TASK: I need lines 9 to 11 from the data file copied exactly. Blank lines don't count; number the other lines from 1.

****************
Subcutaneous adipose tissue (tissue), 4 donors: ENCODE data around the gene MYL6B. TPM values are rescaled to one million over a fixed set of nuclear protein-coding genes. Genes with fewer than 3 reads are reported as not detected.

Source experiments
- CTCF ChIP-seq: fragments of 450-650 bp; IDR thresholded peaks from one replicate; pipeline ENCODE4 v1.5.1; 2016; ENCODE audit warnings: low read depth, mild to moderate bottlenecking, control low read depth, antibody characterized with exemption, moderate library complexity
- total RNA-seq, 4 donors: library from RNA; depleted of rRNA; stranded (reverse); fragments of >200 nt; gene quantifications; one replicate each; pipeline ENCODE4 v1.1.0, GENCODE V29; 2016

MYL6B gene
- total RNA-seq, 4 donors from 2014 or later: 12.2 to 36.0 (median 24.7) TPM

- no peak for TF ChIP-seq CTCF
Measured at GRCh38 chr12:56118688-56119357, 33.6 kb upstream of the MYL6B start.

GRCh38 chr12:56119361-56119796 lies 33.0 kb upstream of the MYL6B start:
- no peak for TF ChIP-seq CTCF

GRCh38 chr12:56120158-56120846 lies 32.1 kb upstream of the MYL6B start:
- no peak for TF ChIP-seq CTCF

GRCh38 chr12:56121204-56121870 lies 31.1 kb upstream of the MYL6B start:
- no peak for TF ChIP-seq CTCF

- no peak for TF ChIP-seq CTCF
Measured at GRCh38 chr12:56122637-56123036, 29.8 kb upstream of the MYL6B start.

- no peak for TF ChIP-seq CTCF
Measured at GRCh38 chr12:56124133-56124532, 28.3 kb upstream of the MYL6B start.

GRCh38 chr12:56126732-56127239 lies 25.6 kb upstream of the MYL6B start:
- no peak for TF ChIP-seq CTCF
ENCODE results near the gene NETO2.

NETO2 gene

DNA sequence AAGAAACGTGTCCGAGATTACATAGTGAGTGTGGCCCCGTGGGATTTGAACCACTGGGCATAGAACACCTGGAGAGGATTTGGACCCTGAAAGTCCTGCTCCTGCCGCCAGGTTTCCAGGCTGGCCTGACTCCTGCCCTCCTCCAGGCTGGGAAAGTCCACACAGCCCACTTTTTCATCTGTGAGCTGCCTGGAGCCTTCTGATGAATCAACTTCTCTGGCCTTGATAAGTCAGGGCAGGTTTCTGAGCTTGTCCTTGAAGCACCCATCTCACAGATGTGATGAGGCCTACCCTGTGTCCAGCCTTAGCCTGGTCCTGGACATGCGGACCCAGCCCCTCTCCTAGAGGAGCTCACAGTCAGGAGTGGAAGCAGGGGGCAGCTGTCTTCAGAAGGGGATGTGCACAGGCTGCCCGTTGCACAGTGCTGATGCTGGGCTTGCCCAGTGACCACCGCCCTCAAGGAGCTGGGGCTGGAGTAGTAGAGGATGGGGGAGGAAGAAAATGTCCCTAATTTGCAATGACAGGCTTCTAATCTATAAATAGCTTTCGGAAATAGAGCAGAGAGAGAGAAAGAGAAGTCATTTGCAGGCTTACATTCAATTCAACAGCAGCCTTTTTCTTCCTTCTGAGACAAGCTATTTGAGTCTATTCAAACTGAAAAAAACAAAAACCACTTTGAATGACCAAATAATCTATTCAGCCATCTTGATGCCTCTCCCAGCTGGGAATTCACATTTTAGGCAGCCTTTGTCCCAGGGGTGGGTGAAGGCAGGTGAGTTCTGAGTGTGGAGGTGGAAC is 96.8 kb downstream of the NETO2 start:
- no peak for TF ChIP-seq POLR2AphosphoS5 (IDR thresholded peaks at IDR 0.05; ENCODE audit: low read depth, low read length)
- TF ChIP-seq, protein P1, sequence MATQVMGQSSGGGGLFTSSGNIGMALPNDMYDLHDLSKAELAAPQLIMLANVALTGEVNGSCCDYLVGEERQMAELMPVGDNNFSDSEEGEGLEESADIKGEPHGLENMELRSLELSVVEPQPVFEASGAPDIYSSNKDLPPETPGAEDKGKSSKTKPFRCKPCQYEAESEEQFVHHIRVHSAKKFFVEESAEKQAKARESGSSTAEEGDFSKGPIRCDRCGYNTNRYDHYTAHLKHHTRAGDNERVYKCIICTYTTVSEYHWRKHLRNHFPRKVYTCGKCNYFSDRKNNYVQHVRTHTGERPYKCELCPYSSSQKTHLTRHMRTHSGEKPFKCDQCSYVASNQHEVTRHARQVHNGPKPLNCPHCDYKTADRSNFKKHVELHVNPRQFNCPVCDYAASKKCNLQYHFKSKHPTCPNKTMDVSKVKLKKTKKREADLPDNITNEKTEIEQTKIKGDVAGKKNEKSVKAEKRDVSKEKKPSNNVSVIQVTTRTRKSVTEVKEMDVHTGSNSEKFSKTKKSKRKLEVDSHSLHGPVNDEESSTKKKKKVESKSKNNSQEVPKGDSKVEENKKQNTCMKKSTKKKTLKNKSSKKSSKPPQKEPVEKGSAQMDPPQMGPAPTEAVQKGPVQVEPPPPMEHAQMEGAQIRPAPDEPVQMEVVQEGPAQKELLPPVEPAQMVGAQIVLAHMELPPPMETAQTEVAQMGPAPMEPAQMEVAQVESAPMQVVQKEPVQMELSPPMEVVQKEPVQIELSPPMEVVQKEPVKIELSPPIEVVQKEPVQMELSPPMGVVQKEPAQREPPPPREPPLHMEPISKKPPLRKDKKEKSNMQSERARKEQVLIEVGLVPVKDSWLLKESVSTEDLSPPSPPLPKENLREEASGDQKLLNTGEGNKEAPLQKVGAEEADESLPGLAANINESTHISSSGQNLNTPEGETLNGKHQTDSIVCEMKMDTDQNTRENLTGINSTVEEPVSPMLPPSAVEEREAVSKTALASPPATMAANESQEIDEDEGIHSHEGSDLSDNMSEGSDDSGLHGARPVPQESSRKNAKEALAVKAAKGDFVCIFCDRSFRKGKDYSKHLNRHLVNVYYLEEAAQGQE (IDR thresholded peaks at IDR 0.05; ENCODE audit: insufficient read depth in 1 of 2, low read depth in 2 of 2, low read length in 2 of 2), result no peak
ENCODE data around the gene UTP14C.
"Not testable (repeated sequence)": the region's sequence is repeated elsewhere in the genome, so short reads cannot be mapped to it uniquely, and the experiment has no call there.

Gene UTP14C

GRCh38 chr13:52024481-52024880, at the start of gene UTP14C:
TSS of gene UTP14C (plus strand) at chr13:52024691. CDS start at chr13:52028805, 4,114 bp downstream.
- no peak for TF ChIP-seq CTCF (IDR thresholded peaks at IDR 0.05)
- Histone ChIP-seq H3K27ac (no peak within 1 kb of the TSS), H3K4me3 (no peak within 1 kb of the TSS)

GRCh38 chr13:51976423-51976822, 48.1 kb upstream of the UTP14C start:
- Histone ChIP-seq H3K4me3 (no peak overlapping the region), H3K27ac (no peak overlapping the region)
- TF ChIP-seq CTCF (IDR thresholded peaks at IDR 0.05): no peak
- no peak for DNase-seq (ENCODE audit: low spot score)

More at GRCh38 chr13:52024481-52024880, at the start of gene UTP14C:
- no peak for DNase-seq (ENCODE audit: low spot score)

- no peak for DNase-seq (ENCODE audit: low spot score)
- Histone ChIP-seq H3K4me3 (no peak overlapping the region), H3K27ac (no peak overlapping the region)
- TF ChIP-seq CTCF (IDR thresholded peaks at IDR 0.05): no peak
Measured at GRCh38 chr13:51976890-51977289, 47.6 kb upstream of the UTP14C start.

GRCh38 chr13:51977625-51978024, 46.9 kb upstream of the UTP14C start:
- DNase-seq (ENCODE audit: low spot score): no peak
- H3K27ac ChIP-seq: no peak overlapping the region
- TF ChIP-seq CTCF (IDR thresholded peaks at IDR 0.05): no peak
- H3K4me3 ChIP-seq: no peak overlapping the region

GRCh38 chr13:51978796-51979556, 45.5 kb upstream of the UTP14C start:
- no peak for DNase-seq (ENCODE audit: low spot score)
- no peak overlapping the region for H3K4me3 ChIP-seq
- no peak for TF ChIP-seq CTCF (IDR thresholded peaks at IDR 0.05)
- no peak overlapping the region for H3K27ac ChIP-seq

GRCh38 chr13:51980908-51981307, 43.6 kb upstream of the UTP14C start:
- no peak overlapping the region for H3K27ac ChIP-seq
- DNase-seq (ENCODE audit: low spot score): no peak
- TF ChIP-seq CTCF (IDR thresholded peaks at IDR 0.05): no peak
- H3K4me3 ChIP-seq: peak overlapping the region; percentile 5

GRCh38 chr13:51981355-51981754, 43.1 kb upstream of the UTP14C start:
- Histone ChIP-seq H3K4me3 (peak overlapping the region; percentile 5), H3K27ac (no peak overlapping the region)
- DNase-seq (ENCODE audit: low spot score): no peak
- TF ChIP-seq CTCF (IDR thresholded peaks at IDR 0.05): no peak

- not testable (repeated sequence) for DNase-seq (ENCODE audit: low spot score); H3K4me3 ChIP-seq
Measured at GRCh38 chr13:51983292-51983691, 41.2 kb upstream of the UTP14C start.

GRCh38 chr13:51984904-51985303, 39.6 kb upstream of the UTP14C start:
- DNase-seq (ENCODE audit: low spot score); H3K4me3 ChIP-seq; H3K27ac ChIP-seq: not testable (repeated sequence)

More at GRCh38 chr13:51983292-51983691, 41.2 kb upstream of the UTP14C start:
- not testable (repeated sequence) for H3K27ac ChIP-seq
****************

GRCh38 chr12:56119361-56119796 lies 33.0 kb upstream of the MYL6B start:
- no peak for TF ChIP-seq CTCF

GRCh38 chr12:56120158-56120846 lies 32.1 kb upstream of the MYL6B start: